Africa, Philippines make major strides in crop biotechnology

By Gerald Andae

September 19, 2018

African countries and the Philippines have made significant progress in developing genetically modified (GMO) crops, adding impetus to the drive to adopt biotechnology as a tool for fighting food insecurity.

These international strides in conducting research and experimental field trials of GM crops emerged in the fourth week of the Global Leadership Fellowship Program at Cornell University during presentations on the status of biotech in participating countries.

The two-day exercise, which attracted scientists from different parts of the world who participated remotely via video link, highlighted major steps that countries have made in the last couple of years to enhance research in GMO.

Louis Baraka, an agriculture officer from the Kagera region in Tanzania and one of the 2018 Fellows, said there is an urgent need to create awareness of the improved crops among farmers as the various countries move through different stages of research in biotech.

“There is no doubt that there is a positive move towards adoption of biotech crops, not only in Tanzania but also other African nations,” Baraka said. “However, there is a need to incorporate farmers in every step of research so that they are not left behind.”

Tanzania is currently conducting confined field trials on drought-tolerant and insect-resistant maize. That process is expected to come to an end in the next two years, followed by applying for a National Performance Trials (NPTs) permit.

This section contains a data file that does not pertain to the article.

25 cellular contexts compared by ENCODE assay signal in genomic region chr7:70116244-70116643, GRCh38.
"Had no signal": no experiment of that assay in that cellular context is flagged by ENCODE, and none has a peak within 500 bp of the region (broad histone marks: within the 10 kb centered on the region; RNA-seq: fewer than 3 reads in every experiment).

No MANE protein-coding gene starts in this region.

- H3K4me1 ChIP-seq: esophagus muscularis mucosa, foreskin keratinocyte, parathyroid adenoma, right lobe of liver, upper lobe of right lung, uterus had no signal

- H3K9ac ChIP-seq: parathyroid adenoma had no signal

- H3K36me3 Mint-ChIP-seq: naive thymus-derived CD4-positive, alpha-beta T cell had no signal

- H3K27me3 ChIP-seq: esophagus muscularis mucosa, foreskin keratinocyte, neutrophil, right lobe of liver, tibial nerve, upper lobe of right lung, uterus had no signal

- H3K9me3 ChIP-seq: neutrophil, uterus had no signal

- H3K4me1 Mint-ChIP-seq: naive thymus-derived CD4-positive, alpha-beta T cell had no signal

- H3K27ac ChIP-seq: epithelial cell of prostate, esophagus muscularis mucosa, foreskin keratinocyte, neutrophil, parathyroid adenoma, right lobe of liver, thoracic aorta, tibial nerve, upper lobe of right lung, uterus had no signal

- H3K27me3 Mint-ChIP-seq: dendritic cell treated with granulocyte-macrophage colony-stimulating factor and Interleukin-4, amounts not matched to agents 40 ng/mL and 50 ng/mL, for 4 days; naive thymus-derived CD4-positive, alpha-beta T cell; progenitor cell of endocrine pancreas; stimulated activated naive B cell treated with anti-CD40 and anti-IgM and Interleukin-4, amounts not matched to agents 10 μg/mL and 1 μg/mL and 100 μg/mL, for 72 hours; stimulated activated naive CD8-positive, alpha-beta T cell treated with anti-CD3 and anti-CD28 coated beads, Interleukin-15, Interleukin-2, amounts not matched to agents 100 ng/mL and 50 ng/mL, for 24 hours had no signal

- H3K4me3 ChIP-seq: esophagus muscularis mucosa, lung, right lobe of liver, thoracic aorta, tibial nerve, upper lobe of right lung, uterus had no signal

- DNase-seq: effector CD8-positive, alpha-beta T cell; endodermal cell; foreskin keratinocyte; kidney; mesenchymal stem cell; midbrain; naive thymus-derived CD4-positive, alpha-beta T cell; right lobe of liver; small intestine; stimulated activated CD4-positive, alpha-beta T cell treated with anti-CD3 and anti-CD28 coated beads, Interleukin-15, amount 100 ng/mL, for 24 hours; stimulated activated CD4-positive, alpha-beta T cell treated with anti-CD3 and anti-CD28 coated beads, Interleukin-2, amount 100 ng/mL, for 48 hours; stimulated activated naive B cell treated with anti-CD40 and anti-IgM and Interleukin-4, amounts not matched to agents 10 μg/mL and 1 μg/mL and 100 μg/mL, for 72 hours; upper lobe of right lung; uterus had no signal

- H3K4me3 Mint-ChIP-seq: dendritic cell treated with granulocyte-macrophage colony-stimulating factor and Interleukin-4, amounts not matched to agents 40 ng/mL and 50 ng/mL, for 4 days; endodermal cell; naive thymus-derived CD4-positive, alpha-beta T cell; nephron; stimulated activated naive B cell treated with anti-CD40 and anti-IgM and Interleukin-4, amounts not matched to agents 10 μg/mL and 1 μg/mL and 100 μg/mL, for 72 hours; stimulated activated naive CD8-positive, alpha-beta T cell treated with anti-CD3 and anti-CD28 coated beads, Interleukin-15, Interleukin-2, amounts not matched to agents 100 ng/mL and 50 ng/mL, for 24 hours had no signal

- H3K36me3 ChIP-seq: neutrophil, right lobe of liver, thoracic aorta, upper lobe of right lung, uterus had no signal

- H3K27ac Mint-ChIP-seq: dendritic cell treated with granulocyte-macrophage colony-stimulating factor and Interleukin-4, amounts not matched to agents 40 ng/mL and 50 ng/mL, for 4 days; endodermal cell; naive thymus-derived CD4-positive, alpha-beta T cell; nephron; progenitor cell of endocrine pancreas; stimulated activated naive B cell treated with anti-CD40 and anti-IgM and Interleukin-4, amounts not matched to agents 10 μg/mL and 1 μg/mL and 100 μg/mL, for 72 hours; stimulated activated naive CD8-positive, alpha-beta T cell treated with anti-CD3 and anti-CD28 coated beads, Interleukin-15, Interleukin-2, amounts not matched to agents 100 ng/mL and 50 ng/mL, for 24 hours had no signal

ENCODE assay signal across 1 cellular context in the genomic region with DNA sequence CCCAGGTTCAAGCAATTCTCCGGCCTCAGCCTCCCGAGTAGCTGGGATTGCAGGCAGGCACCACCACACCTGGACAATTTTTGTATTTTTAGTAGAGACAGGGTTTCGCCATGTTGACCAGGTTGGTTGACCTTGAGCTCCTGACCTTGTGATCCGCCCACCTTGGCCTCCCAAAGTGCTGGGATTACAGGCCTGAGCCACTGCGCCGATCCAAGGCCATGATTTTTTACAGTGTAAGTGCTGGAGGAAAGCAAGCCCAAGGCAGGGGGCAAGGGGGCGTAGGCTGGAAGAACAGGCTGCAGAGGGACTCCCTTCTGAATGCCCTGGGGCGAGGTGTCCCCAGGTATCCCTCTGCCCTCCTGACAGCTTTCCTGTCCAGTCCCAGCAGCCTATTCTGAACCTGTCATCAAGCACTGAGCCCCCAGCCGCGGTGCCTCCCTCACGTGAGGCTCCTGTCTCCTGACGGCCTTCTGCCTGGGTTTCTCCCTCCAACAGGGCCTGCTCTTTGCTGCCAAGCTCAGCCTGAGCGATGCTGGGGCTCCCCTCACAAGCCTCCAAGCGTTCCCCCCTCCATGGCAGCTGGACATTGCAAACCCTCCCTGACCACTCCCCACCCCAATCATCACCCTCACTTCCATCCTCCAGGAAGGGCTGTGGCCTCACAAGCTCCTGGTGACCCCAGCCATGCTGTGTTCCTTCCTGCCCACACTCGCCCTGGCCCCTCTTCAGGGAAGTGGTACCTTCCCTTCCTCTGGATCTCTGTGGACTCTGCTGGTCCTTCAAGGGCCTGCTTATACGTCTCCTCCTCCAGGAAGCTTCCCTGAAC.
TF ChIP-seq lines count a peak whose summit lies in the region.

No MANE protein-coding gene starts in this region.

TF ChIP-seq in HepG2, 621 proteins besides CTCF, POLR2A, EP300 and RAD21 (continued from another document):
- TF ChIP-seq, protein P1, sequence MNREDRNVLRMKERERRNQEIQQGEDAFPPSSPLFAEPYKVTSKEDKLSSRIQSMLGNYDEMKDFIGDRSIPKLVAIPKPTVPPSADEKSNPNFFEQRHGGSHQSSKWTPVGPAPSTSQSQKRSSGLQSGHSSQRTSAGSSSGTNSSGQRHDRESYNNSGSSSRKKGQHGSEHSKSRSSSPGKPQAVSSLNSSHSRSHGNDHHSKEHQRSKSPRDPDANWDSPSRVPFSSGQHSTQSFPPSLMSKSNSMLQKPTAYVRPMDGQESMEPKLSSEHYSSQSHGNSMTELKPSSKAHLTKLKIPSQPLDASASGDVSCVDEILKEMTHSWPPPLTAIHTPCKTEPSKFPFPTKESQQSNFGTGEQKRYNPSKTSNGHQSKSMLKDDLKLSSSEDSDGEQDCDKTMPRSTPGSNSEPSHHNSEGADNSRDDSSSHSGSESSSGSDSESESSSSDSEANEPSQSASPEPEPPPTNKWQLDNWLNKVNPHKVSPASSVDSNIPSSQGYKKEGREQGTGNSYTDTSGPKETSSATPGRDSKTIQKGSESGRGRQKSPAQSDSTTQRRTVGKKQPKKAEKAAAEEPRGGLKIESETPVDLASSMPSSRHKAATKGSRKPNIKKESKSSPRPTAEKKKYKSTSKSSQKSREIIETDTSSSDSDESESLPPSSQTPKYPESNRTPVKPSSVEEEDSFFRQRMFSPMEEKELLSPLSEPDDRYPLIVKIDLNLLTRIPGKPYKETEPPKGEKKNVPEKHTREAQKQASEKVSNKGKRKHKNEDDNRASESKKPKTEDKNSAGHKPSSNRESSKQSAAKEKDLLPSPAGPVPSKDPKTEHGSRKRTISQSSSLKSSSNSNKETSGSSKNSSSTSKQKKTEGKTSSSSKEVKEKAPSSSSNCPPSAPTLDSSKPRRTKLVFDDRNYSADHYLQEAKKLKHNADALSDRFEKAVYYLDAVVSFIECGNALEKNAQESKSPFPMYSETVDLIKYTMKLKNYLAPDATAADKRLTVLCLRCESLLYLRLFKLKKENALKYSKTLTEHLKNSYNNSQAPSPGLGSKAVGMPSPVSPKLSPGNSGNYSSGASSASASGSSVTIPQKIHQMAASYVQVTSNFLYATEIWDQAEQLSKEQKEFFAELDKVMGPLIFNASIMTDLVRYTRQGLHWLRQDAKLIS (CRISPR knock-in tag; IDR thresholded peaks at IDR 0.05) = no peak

Food security in Africa is threatened by emergence of pests and diseases that have seen production of major staples dip significantly. As a result, scientists have been pushing for adoption of biotechnology to fight the challenges of declining yields.

Kenya has completed the confined trials for both maize and cotton. A major milestone was achieved recently after the government allowed the NPTs for cotton.

Scientists in Kenya had applied for permits in 2016 to be allowed to conduct field trials for cotton and maize but this was delayed by relevant authorities.

The National Biosafety Authority, the agency mandated with regulating biotech crops in Kenya, said commercialization of Bt cotton is likely to commence in March 2019 after the trials come to an end.

Nigeria has made huge steps in adopting GMO crops, with commercialization of cowpea expected to be effected next year. This will make the West African nation the second country in Africa to allow cultivation of a GMO food crop; South Africa has been cultivating GM crops for years.

Nigeria, unlike Kenya and a couple of other African states, has no restrictions on GMO imports.

GMO maize has been approved for cultivation in the Philippines, and research is under way on Bt cotton, Bt eggplant and vitamin A-enriched Golden Rice. Biotech supporters are seeking to streamline the regulatory approval process for GMO crops.

During the presentations, it emerged that politics are still playing a central role in preventing many of the countries from fully embracing biotech. In Uganda, for instance, the President has been talking at cross purposes in regard to GMOs, making it difficult to tell his stand even as confined trials proceed.

In Kenya, however, the Deputy President has been at the forefront of championing for the adoption of GMO crops in the country.

The Global Leadership Fellows Program, which is now training its third cohort, is aimed at creating a generation of leaders who are skilled at advocating for science-based communications and policies throughout the world.

Gerald Andae is a journalist with Nation Media Group in Nairobi, Kenya, and a 2018 Cornell Alliance for Science Global Leadership Fellow.